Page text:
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PostPosted: Jan 20th, '09, 19:09 
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what is the state of aquaculture businesses in australia(land based)


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PostPosted: Jan 20th, '09, 19:59 
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Seriously, this cant be healthy.
Seriously, this cant be healthy.
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Stagnant to dying.... regulations were made so tight, albeit with good intent, that it's almost impossible to start a new enterprise unless you've got $millions... and a legal team...

Margins aren't that great, licensing (especially water) fees are set to soar, energy costs likewise....

There is a major re-write of the legislation underway... with significant input from those actually in the business...

But it's still a high cost, high risk investment...

Selective export oriented business niche markets can be profitable... but like so many things, people have found it's cheaper, laxer and easy to setup overseas...

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PostPosted: Jan 20th, '09, 20:22 
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funny how all governments are the same!guess it'll take people starving or depleted ocean stocks for governments to change their tune.was thinking of moving to aus from south africa and doing something in aquaculture,so much for that!


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PostPosted: Jan 20th, '09, 21:36 
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Seriously, this cant be healthy.
Seriously, this cant be healthy.
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It does vary enormously from state to state... in terms of legislation, and species selection...

Think the capital investment is pretty large wherever you go... Australia has a unique set of constraints...

Aquaculture requires access to good water... something that is both scarce and in great demand in Australia... consequently land with access to water is limited and priced accordingly...

Or so far from markets that the transportation cost make it almost unviable...

As I said... there is a complete "re-think" happening within the industry and government... perhaps some good may come of it...

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PostPosted: Jan 21st, '09, 07:13 
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C'mon Rupe its not that bad.
I thought aquaculture was still Australia's fastest growing rural activity.
Crustacean production like Marron and Redclaw is continuing
to expand at a rapid rate yet still canot meet the demand for the product.
The prices received by the farmer have actually increased over the past
few years and with Rock Lobster and Crayfish numbers declining this trend
looks set to continue.
As far as licence fees go, for around $300 per yr (in WA) you can farm
Marron, Yabbies, Trout, Silver Perch, Barramundi and Murray Cod if fisheries
approve you to do so.
I pay nothing for my water as it comes free from the sky!!!
I know that in NSW the licence fees are higher and regulations tougher.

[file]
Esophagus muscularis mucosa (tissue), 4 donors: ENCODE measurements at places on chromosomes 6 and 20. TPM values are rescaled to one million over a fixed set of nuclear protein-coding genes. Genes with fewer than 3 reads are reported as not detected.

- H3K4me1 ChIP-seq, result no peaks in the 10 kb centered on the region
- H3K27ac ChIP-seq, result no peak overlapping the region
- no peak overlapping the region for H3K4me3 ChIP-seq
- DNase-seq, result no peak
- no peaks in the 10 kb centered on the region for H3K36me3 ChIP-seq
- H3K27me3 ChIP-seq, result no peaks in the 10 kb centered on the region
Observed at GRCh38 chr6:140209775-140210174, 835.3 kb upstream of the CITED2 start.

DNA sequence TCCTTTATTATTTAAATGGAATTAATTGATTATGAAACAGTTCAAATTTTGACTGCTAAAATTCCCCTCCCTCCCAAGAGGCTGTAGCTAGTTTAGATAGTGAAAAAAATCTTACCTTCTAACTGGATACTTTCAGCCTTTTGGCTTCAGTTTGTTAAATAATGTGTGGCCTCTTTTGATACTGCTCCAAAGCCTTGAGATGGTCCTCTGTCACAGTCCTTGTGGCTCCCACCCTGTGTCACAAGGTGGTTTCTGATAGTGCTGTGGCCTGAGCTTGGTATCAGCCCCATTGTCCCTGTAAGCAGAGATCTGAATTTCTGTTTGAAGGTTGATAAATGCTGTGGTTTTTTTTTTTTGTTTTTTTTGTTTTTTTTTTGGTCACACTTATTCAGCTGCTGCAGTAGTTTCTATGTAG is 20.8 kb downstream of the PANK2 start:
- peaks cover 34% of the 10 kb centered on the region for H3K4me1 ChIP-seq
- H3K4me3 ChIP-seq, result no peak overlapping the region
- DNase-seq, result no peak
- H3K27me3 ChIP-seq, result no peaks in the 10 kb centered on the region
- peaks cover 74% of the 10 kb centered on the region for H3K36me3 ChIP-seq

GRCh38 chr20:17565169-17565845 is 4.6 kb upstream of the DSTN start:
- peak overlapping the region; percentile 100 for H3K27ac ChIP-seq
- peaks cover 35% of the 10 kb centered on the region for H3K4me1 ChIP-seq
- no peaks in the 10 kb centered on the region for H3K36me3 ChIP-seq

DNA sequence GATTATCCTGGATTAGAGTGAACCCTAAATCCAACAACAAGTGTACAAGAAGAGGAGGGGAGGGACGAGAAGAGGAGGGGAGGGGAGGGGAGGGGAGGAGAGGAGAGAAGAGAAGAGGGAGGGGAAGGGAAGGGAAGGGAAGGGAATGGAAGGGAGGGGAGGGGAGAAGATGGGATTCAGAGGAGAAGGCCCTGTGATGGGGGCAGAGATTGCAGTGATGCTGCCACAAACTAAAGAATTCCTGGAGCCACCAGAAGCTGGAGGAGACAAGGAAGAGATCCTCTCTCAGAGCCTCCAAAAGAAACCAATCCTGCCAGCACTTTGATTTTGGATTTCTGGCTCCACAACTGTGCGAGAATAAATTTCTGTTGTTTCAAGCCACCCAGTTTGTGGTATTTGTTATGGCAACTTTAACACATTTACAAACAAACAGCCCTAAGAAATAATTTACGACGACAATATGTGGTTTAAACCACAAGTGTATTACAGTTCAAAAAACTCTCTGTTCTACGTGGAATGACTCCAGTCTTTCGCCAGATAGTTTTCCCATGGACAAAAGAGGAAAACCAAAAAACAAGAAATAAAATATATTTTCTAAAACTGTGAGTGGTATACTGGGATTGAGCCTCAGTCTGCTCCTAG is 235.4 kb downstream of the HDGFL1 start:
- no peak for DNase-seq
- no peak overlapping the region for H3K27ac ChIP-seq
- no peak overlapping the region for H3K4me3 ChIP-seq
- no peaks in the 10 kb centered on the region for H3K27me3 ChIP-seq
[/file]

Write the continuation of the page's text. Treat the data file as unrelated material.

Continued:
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PostPosted: Jan 21st, '09, 10:02 
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Seriously, this cant be healthy.
Seriously, this cant be healthy.
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:lol: ... tried to cover myself by saying "things vary enormously from state to state" ...

WA is somewhat of an anomoly... :roll: .... but seriously Troutman... take away the marron and redclaw market.... and just how expansionary would the WA aquaculture industry be???

Admittedly, much of what I said applies (particularly to NSW) to the Eastern states and Vic... most related to land prices and water allocations.... and the regs.... :evil:

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PostPosted: Jan 21st, '09, 10:10 
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Seriously, this cant be healthy.
Seriously, this cant be healthy.
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Joined: Nov 16th, '06, 08:44
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Location: Gerringong
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Silver Perch are essentially a "niche" market to the "live" Asian restaurants... and still struggle to find consumer acceptance....

If it wasn't for the $ for $ restock program... a lot of people over this way probably would shut up shop....

And setting up for Barramundi is almost impossible in NSW.... not just in terms of obtaining fingerling stock... but meeting the legislative requirements for site selection and NOD virus control....

True though... most of the emphasis has been on pond based aquaculture on the eastern seaboard.... and recirc tank farms probably haven't been given proper appraisal....

Of course Tilapia would solve most of our problems... :mrgreen:

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PostPosted: Jan 21st, '09, 11:06 
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RupertofOZ wrote:
WA is somewhat of an anomoly... .... but seriously Troutman... take away the marron and redclaw market.... and just how expansionary would the WA aquaculture industry be???

Yes your pretty much spot on there, Marron comprise well over 90% of all the aquaculture licences in WA and I dont see that changing in the future.
I know of several recirc farms over here though any growth dosent cover the ones that drop out. With the predicted big rises in electricity costs I think making a quid from recic systems will get even harder.


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